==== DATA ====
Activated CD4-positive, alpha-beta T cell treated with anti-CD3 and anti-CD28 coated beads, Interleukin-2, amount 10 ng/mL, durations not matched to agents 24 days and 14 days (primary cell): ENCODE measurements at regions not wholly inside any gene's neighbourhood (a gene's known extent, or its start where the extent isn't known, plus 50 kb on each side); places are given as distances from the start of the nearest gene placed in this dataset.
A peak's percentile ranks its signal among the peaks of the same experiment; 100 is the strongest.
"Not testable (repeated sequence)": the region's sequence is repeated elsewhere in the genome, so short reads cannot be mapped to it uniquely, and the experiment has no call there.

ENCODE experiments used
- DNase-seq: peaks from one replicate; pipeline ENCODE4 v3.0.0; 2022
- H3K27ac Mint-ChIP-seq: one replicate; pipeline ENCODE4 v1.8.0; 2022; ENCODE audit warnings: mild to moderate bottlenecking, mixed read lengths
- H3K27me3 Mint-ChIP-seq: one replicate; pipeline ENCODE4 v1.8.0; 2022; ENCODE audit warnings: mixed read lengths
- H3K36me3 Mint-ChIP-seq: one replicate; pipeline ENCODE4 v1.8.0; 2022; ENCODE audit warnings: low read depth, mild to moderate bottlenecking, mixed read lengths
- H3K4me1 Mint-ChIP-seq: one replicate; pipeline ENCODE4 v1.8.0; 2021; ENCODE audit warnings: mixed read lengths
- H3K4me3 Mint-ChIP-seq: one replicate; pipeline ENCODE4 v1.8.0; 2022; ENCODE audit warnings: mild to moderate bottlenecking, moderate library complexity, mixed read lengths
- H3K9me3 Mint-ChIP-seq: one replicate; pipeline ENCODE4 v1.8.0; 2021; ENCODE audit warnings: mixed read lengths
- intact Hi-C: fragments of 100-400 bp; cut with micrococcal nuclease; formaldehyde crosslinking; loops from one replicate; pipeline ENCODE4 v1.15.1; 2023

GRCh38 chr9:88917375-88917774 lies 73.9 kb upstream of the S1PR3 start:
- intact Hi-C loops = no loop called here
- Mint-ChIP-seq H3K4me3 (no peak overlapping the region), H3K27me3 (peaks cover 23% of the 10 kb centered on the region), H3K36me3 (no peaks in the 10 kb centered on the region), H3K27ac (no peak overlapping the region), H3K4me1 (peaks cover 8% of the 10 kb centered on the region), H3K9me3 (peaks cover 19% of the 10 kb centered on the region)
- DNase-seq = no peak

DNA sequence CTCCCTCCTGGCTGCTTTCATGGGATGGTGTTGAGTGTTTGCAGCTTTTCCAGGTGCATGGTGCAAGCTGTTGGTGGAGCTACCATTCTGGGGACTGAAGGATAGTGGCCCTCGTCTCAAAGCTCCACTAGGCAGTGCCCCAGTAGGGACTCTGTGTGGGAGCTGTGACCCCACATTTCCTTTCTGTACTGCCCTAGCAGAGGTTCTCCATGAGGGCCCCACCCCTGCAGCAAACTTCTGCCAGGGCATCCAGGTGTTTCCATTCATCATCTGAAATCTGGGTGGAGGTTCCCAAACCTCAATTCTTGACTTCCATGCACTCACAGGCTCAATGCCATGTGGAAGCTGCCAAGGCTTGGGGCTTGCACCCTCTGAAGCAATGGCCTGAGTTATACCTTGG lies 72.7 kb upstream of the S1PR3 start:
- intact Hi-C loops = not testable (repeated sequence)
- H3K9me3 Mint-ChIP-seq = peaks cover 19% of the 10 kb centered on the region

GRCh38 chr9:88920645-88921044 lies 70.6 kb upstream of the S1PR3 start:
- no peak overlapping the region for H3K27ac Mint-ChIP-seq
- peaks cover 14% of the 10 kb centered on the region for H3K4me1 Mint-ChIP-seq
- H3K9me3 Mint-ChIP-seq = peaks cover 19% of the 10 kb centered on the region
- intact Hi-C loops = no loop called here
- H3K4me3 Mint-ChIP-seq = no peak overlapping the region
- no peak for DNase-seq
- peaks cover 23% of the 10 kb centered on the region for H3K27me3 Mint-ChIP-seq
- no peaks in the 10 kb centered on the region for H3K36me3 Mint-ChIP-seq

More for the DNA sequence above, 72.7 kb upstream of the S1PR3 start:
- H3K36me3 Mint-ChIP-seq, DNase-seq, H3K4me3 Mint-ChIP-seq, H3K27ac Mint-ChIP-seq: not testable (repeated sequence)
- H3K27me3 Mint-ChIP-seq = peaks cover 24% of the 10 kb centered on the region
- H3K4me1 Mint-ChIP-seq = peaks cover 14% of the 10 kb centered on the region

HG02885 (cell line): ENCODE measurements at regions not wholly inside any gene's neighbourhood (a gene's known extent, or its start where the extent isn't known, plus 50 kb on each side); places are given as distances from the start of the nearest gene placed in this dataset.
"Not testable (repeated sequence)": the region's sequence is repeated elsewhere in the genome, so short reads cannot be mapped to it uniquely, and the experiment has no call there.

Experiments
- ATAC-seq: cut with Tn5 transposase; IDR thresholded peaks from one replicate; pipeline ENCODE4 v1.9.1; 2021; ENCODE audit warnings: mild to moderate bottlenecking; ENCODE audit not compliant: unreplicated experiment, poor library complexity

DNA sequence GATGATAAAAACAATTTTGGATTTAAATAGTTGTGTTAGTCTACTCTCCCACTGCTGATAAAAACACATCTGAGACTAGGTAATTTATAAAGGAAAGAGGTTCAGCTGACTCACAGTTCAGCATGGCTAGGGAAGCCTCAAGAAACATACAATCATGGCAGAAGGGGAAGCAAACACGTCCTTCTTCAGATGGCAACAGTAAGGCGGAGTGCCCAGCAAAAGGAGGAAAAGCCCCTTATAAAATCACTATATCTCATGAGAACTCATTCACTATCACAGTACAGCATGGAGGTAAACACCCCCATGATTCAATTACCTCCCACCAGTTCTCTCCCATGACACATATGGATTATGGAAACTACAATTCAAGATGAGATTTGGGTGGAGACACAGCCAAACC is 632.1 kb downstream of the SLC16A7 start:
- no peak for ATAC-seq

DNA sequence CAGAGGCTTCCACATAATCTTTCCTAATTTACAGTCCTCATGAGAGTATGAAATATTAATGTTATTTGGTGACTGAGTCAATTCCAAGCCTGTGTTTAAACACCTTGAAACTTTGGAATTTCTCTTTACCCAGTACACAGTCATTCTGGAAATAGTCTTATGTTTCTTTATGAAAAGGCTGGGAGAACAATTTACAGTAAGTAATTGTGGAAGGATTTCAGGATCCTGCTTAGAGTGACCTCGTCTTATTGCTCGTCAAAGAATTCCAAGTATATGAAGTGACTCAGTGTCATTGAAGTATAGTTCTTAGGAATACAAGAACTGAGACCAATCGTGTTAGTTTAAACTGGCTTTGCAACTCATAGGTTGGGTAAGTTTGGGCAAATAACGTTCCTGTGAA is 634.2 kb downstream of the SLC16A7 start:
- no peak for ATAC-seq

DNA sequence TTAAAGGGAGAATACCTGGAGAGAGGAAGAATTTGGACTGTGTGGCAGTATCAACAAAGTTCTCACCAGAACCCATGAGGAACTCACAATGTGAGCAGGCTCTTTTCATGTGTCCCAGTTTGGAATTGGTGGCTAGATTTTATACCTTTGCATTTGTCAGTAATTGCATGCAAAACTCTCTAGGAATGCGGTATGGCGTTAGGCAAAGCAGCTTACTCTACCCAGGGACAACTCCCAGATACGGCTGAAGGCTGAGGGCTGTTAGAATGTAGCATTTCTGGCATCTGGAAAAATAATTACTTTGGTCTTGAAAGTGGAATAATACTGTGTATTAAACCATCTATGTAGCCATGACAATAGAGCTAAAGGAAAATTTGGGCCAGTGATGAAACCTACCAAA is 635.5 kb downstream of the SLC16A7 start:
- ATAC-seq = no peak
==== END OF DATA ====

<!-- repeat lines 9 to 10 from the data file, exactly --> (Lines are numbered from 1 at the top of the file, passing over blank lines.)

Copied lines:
- H3K4me1 Mint-ChIP-seq: one replicate; pipeline ENCODE4 v1.8.0; 2021; ENCODE audit warnings: mixed read lengths
- H3K4me3 Mint-ChIP-seq: one replicate; pipeline ENCODE4 v1.8.0; 2022; ENCODE audit warnings: mild to moderate bottlenecking, moderate library complexity, mixed read lengths